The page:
Home > Uncategorized > Will Udacity’s Nanodegrees lead to Perelman’s Micro-Vouchers?

Will Udacity’s Nanodegrees lead to Perelman’s Micro-Vouchers?

In 1993 Lewis Perelman wrote a thought provoking book titled “Schools Out” which described how computer technology could eventual lead to a fragmentation of public education through the creation of “micro vouchers” that would enable students to take courses where they wanted to and when they wanted to. That same year, libertarian writer David Boaz wrote a book titled “Market Liberalism: A Paradigm for the 21st Century” that included a chapter by Perelman titled “The Learning Revolution” that provides a blueprint for what is transpiring today in education.  Some excerpts from Perelman’s essay make eerie reading in today’s world:

The productivity-focused goals of the new paradigm of national learning policy that should replace intrusive and irrelevant “national education goals”(NOTE: This was G.H.W. Bush’s initiative to address “failing schools”) can be summarized in four simple words: More, Better, Faster, and Cheaper. That is, policy needs to ensure the rapid development of HL (Hyper-Learning– a term Perelman coined to define the faster, more focussed instruction that technology could provide. See elaboration on this, below.) systems that enable citizens of all ages to learn more about everything; to learn better, especially those things that are relevant to productive work; to learn faster, with less waste of time; and to do all that at lower and steadily declining cost.

Perelman offered an action plan to make schools achieve the goals: de-credentialize; commercialize; capitalize; and bypass. The section on commercialization is particularly relevant, because it is one concept that conservatives and neo-liberals– both of whom believe in the magic of the marketplace– embrace. In this section Perelman introduces the concept of “micro vouchers”. Some excerpts from this section:

In recent years many politicians, business leaders, and families have begun to appreciate the essential importance of breaking up the socialist monopoly of the government-controlled education system. “Privatization” of public education is much needed and should be a national goal of the new president (i.e. Bill Clinton). But “school choice” is an inadequate strategy for achieving the benefits of a market economy in the learning sector or for unleashing the growth of the strategically crucial HL industry…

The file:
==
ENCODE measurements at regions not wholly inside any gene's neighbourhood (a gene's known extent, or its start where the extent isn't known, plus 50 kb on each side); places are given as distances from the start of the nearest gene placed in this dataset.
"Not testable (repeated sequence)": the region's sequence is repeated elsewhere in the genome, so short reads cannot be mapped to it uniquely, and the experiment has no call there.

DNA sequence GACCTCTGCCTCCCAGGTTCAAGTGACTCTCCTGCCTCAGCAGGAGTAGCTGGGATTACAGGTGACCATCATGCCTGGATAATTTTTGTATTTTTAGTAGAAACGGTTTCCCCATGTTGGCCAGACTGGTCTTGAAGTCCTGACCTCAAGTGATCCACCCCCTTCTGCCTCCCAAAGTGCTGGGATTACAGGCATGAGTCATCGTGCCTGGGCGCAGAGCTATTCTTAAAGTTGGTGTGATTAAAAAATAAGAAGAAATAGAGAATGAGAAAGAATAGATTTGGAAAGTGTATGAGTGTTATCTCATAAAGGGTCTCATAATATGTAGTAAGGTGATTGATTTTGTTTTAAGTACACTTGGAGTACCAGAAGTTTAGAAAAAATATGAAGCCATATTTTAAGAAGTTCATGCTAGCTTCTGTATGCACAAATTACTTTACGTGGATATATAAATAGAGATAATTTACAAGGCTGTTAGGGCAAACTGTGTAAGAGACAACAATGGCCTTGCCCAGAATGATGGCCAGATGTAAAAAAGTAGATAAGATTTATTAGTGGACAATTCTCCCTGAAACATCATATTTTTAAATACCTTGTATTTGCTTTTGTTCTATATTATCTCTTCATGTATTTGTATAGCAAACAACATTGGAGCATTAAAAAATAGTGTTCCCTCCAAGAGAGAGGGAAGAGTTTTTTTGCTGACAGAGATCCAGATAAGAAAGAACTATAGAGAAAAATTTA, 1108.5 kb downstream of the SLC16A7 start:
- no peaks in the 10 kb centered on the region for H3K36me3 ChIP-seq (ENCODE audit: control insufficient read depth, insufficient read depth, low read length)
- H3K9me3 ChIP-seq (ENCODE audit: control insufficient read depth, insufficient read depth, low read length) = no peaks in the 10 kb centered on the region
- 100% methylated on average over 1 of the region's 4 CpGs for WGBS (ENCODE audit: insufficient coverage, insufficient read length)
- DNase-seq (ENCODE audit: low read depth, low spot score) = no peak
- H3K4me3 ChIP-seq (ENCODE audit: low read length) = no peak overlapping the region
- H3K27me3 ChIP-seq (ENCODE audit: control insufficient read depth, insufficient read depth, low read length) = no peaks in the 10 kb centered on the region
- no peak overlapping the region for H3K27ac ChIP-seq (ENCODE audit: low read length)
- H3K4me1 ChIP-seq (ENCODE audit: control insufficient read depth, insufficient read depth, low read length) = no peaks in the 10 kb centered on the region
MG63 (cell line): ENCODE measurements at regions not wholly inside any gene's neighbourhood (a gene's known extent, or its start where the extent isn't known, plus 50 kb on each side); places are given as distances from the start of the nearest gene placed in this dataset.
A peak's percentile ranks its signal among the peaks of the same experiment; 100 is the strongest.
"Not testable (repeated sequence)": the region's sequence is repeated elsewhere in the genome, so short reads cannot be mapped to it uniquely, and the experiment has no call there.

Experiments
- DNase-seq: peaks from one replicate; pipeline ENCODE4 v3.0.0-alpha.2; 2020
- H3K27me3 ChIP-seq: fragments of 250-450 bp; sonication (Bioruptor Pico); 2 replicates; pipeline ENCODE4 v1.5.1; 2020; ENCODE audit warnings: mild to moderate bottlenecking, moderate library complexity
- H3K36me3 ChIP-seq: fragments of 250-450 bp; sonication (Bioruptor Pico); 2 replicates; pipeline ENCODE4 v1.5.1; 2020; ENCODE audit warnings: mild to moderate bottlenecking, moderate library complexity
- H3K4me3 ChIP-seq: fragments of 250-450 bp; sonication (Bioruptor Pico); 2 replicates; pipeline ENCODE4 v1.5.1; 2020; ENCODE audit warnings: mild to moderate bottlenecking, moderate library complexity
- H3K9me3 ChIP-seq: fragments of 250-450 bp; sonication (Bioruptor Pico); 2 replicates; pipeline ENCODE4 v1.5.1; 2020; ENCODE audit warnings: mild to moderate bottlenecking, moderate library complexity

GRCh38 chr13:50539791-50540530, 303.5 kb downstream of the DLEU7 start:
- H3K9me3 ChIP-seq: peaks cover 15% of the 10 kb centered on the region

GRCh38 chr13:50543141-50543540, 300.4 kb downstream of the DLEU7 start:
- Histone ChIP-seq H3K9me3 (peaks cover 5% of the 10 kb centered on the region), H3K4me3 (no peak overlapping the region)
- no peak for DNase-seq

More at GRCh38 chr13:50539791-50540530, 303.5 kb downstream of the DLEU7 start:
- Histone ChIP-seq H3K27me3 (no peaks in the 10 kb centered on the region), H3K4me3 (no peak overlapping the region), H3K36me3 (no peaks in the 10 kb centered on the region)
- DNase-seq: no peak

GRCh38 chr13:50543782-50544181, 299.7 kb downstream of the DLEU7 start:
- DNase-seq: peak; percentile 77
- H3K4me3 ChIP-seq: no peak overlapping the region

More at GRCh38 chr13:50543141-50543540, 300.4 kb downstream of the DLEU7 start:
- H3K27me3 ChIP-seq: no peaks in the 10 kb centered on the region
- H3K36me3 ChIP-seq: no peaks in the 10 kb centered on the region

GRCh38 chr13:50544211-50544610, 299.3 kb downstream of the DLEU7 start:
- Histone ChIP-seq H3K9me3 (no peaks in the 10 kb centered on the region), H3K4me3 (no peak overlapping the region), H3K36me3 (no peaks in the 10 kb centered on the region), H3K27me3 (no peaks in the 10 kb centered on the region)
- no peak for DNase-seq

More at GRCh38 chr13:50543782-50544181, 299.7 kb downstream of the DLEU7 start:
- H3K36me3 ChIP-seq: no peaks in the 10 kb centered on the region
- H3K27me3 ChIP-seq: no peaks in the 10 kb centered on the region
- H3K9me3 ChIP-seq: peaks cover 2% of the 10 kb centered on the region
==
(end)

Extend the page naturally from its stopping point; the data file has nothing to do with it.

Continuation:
Instead, the new administration should be committed to commercial privatization of the entire education sector, based on a strategy of mi- crochoice using the financing mechanism of microvouchers.

To illustrate the idea of microchoice: If our choice of television channels worked the way school choice is proposed to, changing channels from HBO to CNN would require unplugging the TV set, taking it back to the store, exchanging it for a different model, and moving to a new neighborhood. In reality, of course, choosing among dozens or hundreds of video options requires no effort more strenuous than pushing a button. Similarly, modern HL technology can offer the individual even more choices of “teachers” and “schools” than of cable TV channels. HL’s broadband, intelligent, multimedia systems permit anyone to learn anything, anywhere, anytime with grade-A results by matching learning resources precisely with personal needs and learning styles.

Microvouchers that use modern electronic card–account technology can enable individual families or students to choose specific learning products and services, not just once a year or once a semester, but by the week, day, hour, or even second by second. Unlike vouchers for school or college tuition, microvouchers will create a true, wide-open, location-free, competitive market for learning that has the elasticity to efficiently and quickly match supply and demand.

After acknowledging that over 90 percent of funding for U.S. public education is supplied by state and local governments, Perelman suggests “the new president” could take two major steps “…to commercialize the government-controlled education sector and to pro-mote the development of the American HL industry that must replace it.” The two steps were the replacement of the current Federal funding mechanisms with “Federal micro vouchers”. Perelman envisioned the micro vouchers being